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2012 California Proposition 32

From Wikipedia, the free encyclopedia

Proposition 32 is a California ballot measure that was decided by California voters at the statewide election on November 6, 2012. This initiative statute would have affected political contributions via payroll deductions, and contributions to political candidates. The proposition was defeated by voters by a margin of 56 to 44 percent.[1]


Proposition 32 would have done the following:

  • Prohibit unions from using payroll-deducted funds for political purposes (the same restriction applying to payroll deductions, if any, by corporations and government contractors)
  • Permit voluntary employee contributions to an employee-sponsored committee or union with yearly written authorization.
  • Ban contributions to candidates and candidate-controlled committees by corporations and labor unions. Other political expenditures remain unrestricted if not limited due to being from payroll deductions.
  • Ban contractors who receive government contracts (including public-sector labor unions with collective bargaining agreements) from donating to office holders involved in awarding the contract or committees controlled by said officers.[2]

Editorial opinions

The North County Times stated that Proposition 32 "does nothing to stifle unions' political voices—despite claims to the contrary. Prop. 32 simply institutes an opt-in system for each employee's political donations."[3]

The Los Angeles Daily News noted that Proposition 32 leaves the decision on how to contribute political funds to workers, not unions. In other words, "unions will still have the power of numbers. Their members will continue to be able to mobilize in support of candidates and political stands, and to donate money on their own, but it would be their decision."[4]

According to the Press Enterprise, "The meat of Prop. 32 is a ban on the use of payroll deductions to finance political spending. That provision targets one of the largest special interests in California politics: public employee unions. Automatic deductions from paychecks are the primary way unions fund political campaigns — and ending that financing mechanism would ease unions’ stranglehold on political decisions."[5]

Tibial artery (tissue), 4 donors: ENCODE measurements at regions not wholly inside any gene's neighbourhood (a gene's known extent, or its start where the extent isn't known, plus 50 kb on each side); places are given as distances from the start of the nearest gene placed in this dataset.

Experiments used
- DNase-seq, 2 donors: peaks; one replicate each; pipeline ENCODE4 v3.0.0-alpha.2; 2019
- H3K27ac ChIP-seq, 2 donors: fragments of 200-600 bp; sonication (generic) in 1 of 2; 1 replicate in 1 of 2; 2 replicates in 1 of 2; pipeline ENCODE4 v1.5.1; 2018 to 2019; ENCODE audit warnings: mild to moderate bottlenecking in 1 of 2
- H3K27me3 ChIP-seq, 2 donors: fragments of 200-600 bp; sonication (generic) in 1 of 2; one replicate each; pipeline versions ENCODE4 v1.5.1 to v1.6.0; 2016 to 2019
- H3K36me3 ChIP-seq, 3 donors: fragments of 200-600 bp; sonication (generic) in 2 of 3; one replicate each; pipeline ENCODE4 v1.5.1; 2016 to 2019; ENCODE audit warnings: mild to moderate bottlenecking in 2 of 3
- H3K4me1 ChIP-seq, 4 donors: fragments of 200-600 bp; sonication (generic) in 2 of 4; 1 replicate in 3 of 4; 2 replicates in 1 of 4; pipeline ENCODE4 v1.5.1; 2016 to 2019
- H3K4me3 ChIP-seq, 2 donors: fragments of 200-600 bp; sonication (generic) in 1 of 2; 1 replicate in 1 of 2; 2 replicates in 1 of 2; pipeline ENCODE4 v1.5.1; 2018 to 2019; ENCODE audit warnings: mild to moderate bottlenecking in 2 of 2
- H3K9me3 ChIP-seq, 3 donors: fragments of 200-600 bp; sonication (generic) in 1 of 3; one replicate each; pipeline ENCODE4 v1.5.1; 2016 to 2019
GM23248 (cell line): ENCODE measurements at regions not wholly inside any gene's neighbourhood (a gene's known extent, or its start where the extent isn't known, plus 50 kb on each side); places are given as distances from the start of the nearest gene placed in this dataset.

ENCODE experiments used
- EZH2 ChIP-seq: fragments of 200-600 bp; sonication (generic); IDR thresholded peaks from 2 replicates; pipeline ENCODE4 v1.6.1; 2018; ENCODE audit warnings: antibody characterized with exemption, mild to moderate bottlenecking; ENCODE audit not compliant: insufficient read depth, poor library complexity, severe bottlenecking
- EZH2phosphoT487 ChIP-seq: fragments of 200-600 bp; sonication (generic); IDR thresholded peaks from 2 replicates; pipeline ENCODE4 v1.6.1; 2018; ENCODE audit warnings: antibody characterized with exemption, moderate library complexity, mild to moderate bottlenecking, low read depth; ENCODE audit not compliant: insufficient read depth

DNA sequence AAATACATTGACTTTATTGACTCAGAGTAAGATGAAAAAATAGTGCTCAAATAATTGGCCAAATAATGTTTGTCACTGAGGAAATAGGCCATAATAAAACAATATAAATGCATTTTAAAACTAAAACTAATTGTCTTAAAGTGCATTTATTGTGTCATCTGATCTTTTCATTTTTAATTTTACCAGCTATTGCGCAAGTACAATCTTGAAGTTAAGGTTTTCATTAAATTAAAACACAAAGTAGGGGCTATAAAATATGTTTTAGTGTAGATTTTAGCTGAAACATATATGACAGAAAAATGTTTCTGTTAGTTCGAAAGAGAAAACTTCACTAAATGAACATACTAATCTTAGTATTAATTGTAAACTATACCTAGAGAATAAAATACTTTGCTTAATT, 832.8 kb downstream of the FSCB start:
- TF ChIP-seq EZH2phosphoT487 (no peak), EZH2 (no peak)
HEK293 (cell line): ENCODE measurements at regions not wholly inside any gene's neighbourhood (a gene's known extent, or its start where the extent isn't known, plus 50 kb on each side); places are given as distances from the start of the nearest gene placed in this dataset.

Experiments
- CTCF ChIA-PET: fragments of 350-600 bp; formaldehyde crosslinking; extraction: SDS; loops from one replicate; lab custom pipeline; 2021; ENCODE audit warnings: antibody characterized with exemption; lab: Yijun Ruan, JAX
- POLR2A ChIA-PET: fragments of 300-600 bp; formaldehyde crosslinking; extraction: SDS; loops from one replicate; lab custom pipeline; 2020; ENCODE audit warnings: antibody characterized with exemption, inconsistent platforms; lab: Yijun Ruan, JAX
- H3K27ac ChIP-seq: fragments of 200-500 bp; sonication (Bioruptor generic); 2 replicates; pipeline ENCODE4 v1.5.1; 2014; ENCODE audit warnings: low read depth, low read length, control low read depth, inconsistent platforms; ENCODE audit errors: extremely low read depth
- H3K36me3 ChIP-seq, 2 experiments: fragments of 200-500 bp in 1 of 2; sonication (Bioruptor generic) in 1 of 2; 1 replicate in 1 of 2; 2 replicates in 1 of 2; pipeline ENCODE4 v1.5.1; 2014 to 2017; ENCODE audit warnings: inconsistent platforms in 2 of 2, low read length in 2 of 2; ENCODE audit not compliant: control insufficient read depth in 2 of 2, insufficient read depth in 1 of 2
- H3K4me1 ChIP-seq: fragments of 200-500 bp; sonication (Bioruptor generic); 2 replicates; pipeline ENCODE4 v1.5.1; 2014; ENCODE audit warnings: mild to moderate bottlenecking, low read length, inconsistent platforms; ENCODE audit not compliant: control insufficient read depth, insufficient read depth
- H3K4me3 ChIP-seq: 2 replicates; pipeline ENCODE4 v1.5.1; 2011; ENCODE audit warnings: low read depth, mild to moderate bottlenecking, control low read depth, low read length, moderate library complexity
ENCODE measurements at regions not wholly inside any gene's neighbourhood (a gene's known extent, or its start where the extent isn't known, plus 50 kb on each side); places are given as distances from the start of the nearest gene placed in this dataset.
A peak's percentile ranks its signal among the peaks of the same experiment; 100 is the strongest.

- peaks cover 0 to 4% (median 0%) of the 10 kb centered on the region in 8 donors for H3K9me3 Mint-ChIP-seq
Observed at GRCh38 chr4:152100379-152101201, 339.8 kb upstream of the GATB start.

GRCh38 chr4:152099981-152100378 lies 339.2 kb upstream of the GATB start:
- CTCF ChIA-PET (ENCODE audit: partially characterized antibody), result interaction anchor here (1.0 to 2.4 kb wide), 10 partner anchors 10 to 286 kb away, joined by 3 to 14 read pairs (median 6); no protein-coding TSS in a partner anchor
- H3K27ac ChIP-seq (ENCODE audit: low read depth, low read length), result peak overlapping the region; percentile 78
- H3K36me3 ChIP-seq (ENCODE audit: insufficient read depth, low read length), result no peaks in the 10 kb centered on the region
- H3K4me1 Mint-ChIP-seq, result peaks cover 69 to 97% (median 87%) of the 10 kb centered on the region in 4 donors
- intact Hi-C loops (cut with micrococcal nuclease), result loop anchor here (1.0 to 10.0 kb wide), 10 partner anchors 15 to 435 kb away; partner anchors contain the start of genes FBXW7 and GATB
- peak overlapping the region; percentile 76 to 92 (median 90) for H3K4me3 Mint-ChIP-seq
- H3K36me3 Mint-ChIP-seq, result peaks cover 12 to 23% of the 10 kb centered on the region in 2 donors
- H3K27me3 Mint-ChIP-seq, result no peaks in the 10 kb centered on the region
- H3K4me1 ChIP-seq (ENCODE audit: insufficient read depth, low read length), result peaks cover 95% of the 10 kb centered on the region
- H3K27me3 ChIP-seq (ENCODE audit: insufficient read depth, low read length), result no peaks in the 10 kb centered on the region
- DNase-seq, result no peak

In mid-August 2012, Los Angeles Times' columnist Michael Hiltzik wrote that the proposition would exempt "such common business structures as LLCs, partnerships and real estate trusts", that the drafters included "conservative attorneys Thomas Hiltachk and Michael Capaldi", and concluded by citing a Center for Responsive Politics statistic that "business outspends organized labor 15 to 1". Supporters say the proposition allows workers to decide where their money is spent; opponents say it is a bill designed for corporations to legally fund millions of dollars to their candidates.[6]

The Wall Street Journal published a late-August 2012 profile of pro-proposition campaigner and former Democratic state legislator Gloria Romero who said that unions were too powerful in Sacramento and "must be brought down" before they cause the state to become bankrupt.[7] Romero said it was "telling" that advertisements against the measure "don't mention unions."[7]

On Labor Day weekend, political science professor and associate vice president of the California Faculty Association Andy Merrifield and League of Women Voters representative Dee Dee Bridges wrote against the proposition as "a particularly cynical ballot initiative ... to deny participation in the political process to working people".[8]


  1. ^ Maciag, Mike (November 7, 2012). "California Unions Help Defeat Ballot Measure Targeting Campaign Donations". Governing. Archived from the original on 13 November 2012. Retrieved 10 November 2012.
  2. ^ "Proposition 32 - Official Title and Summary" (PDF). California Secretary of State. Retrieved October 17, 2012.
  3. ^
  4. ^
  5. ^
  6. ^ Hiltzik, Michael, "Proposition 32: A fraud to end all frauds", Los Angeles Times, August 19, 2012. Larry Sand, a retired teacher who taught for more than 28 years in California and New York, responded on August 24, 2012. Retrieved 2012-09-03.
  7. ^ a b Finley, Allysia, "Gloria Romero: The Trials of a Democratic Reformer", The Wall Street Journal, August 31, 2012. Retrieved 2012-09-03.
  8. ^ Merrifield, Andy, and Dee Dee Bridges, "Guest Opinion: California's main threat to labor: Prop. 32" Archived 2013-02-08 at, September 2, 2012. Retrieved 2012-09-03.

External links

This page was last edited on 12 January 2021, at 02:14
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